Tuesday, September 21, 2010

Rocking the Suburbs

Long ago in a lifetime far far away I owned a car. It was a cute used 97 black Jetta that I did not name because I am not the car naming type. I did, however, place a small sticker on the rear window proclaiming, “I am a fucking genius” because I am the arrogant geek type; also the tempting fate type who worried from time to time about the irony of someone spotting that sticker among the mangled wreckage of my cute car and (slightly less cute) blood soaked body. Luckily, I avoided that chagrined fate, but just barely. As everyone knows, cars are killing machines. But when you’re living in the Silicon Valley they are a necessary evil without which one could not attend concerts with the cool kids in San Francisco or, you know, get to work. All the same I mostly hated my car.

The worst part about owning a car is the constant fear that it will break down and cost at least $700 to fix (at the time $700 was basically all of the money I could muster if I sold my computer equipment and every single pair of shoes in my closet). The Jetta was theoretically reliable and really didn’t break down hardly at all but you wouldn’t know that from the status of the check engine light. That little bitch was blaring orange and angry for at least 50% of the time that I owned the car. It would snap on at the first sign of reduced tire pressure, the second you were due for an oil change or any time the car got a little chilly. It goes without saying (though I didn’t realize this until months after purchasing the vehicle) that the Jetta is a product made exclusively for bitchy high maintenance sorority girls and it seems the car itself was programmed to adopt the personality of its target customer. I think once or twice the check engine light came on specifically to request that I pour a little Smirnoff Ice on the engine block.

(A brief aside. Expert advice from my genius mechanic brother whose phone would ring every time I saw a flicker of orange on my dash: “For year and years people went without a check engine light and everything was mostly fine. If you don’t hear a noise or have problems driving stop calling me. Its fine.”)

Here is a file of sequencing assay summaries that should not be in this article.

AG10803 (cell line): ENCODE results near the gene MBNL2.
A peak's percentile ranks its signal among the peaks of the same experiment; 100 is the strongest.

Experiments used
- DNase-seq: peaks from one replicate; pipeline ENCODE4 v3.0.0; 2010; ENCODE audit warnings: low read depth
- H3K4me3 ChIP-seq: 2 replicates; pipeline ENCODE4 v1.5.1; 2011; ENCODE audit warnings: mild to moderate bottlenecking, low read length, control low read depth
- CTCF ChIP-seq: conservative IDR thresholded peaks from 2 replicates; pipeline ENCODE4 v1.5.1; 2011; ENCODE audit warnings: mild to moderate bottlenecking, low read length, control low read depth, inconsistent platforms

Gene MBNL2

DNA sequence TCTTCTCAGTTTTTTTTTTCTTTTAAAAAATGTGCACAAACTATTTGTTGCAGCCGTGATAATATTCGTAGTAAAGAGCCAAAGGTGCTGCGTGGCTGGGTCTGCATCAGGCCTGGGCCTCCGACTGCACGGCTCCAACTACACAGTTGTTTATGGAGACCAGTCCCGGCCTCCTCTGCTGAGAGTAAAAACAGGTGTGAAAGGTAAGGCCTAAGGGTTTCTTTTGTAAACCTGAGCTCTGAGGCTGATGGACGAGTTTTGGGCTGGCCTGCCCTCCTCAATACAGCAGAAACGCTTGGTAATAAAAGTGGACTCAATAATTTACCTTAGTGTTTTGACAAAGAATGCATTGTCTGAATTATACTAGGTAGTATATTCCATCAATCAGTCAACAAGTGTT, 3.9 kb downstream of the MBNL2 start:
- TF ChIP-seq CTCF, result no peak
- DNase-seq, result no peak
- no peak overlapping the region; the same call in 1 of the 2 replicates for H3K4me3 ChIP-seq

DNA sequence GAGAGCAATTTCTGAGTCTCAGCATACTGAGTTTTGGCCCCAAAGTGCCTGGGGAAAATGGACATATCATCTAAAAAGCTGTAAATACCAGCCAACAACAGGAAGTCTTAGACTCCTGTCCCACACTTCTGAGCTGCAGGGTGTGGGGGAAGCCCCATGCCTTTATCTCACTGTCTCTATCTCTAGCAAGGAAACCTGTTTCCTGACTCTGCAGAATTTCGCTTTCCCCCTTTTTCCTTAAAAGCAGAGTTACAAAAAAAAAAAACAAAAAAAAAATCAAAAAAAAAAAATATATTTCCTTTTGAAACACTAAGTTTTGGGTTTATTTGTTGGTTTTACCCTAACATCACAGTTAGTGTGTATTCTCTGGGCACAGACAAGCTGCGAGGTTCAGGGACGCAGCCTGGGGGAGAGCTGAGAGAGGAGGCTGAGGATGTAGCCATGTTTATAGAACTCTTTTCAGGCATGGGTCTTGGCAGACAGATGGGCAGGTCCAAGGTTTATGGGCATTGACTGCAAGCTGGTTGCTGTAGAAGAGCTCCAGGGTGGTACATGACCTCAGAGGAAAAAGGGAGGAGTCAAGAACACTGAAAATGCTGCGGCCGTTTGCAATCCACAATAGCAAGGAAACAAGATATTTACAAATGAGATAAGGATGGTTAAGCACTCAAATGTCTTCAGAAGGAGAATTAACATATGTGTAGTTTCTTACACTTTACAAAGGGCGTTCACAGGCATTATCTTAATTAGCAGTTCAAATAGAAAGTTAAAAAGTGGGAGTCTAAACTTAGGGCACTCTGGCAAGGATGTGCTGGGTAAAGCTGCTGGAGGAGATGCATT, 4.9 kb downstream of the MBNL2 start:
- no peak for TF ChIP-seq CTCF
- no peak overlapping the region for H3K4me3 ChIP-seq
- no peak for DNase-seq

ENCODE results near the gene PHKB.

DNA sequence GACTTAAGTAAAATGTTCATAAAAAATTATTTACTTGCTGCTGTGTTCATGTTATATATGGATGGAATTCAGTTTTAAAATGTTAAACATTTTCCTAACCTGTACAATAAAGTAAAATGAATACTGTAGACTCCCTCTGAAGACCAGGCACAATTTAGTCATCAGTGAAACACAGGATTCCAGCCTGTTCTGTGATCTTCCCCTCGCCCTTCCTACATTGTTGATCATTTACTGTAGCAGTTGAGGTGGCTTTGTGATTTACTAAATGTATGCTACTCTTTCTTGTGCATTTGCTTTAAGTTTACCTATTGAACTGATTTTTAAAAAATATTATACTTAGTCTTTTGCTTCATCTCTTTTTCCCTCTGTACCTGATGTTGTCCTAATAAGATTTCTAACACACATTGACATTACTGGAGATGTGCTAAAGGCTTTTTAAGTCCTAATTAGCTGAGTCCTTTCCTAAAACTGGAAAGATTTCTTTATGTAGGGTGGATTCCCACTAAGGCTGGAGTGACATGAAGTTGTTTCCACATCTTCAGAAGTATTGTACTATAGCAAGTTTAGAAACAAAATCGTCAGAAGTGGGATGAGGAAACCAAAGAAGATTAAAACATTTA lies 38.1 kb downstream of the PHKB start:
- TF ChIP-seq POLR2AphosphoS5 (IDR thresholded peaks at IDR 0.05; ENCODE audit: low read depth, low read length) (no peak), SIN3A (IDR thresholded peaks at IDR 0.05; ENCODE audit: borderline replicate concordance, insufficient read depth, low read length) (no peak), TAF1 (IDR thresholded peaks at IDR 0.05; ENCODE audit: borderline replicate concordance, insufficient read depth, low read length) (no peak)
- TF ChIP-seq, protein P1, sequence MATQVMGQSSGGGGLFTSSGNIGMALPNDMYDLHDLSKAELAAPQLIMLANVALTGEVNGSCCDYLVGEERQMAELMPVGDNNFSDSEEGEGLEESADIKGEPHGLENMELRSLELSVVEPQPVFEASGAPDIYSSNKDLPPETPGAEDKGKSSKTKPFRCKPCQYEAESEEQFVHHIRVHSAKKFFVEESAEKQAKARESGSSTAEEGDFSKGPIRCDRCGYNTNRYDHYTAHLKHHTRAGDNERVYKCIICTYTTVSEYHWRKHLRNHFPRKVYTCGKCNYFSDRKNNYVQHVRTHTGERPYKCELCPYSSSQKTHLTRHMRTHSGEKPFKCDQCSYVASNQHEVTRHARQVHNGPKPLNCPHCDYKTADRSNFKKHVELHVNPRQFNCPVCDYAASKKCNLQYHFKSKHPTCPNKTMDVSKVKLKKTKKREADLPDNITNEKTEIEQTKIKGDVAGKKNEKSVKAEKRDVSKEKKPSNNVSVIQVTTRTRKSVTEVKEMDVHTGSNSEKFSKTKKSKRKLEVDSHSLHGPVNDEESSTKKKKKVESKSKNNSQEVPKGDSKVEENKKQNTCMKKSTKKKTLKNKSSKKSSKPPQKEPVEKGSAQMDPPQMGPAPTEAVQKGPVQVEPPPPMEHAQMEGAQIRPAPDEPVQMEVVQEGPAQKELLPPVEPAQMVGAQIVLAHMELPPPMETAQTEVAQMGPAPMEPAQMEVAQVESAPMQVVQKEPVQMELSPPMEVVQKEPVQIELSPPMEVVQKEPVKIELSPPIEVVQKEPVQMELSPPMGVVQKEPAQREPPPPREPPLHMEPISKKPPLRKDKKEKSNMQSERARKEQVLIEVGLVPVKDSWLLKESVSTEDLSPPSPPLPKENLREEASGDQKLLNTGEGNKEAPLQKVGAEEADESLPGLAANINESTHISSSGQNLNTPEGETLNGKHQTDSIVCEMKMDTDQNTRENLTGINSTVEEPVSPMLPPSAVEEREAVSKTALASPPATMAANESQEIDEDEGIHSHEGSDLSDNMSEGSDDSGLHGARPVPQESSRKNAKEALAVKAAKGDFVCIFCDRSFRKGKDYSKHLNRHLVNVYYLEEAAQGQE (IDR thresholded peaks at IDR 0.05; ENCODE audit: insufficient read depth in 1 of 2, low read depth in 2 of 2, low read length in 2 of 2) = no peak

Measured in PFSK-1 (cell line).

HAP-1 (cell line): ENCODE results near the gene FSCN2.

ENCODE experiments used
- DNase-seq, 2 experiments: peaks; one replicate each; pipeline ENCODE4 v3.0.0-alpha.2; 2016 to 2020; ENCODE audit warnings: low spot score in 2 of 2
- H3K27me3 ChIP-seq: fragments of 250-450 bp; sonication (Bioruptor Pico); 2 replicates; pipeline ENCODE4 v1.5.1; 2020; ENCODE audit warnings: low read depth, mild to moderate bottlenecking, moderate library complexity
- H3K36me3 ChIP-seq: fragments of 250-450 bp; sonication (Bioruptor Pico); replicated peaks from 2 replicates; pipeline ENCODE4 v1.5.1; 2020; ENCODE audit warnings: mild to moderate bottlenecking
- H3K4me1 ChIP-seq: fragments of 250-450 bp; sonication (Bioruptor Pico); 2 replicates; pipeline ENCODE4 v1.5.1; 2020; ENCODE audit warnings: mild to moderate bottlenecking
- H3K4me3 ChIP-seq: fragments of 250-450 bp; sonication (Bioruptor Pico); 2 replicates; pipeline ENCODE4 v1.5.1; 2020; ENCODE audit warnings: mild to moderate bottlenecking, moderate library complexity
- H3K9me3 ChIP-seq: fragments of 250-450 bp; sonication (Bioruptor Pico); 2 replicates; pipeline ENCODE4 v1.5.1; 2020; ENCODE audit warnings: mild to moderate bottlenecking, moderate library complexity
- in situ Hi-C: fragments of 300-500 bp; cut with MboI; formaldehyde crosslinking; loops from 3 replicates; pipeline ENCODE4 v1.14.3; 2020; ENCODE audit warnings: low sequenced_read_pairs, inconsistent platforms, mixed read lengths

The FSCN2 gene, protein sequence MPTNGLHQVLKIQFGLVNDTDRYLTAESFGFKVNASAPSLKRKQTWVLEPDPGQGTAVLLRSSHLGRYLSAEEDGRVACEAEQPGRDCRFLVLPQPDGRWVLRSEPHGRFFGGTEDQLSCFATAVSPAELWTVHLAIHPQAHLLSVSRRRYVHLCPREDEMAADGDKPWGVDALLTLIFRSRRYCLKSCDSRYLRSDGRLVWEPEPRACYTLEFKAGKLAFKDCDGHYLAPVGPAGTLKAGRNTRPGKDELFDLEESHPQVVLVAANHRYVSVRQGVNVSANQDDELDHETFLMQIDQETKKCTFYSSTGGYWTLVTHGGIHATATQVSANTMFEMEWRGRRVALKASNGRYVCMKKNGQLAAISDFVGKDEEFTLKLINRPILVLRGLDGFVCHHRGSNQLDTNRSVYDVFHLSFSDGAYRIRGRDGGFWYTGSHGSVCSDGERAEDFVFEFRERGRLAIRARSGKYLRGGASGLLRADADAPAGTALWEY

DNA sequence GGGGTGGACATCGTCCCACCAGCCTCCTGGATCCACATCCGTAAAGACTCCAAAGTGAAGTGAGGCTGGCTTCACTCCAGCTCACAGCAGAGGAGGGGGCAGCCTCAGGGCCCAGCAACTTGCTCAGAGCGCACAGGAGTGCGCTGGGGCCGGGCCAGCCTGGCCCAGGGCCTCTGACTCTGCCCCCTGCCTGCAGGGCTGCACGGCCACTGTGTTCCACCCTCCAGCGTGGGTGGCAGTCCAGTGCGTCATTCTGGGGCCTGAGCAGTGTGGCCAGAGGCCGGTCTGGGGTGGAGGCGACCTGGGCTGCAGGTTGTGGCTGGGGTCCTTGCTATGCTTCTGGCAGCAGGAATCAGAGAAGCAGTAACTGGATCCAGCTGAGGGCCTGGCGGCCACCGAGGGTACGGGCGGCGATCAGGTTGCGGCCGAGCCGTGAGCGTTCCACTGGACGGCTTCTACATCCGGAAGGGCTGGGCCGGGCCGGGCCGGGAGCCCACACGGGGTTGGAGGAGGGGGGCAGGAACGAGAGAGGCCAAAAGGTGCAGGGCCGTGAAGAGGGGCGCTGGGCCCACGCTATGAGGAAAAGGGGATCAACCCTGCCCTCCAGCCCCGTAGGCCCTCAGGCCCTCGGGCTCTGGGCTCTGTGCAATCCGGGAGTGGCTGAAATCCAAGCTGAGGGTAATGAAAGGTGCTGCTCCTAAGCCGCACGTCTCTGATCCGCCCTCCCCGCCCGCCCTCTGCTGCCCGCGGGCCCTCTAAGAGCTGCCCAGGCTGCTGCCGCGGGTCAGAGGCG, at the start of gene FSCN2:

The second worst thing about owning a car is having to park the beast. I suppose this is mostly a non-issue in the country and suburbs but in the San Francisco Bay Area it is a nightmare. You drive around and around the same blocks only to eventually find a spot and then spend 30-40 minutes cursing yourself for proving the “women can’t parallel park” theory thus personally setting back feminism about 75 years. Then, you get out of the car and walk up and down the street 4 times reading every little bit of signage looking for any indication that this is actually a legal spot which is near impossible to believe because certainly if it were legal someone would have parked here already. The rest of the evening is divided equally between the following thoughts, “Gee I wonder if my car has been towed yet,” and “Golly, I imagine my stereo has certainly been stolen by now.”

When I decided to move to New York City I shed a tear as I waved goodbye to uncrowded beaches and fresh produce in February and friends and family but was practically gleeful as I bid bon voyage to the world of cars. I greeted the subway with a grin and have been happily riding all over creation for a mere $2.25 ever since. People in NY complain endlessly about the subway (“not enough trains at 2am.” “crazy expectation that I ride a shuttle bus instead of a train.” “$2.25! That’s insane! I could buy half a bagel for that!” ) but this is mostly because complaining is fun and because, frankly, New Yorkers have no idea how good they have it. I would consider the subway a crazy gift from god even at $5 a ride (but don’t tell that to the MTA).

My one fear about going carless was lost car trip opportunities but I figured that with the amount of money I’d save by not paying for a car or insurance or repairs or parking tickets I could certainly afford to rent a car to drive out of the city from time to time but obviously this rarely ever actually happens. I’m just too cheap. Could I afford the occasional weekend car rental? Sure. But do I really need to spend that money? Couldn’t I just have Fresh Direct deliver my case of $7 wine and vat of nonfat greek yogurt and spend the weekend making Pinot Noir smoothies instead of breathing in the great outdoors? After all, that plan is cheaper AND I don’t have to worry about convincing my boyfriend, Geoff, to be my designated driver. So I mostly stay carless but on the happy occasion when a Chevy Aveo or some other subpar approximation of an automobile should happen upon my curb it is blissful in ways that non New Yorkers should rightfully giggle over.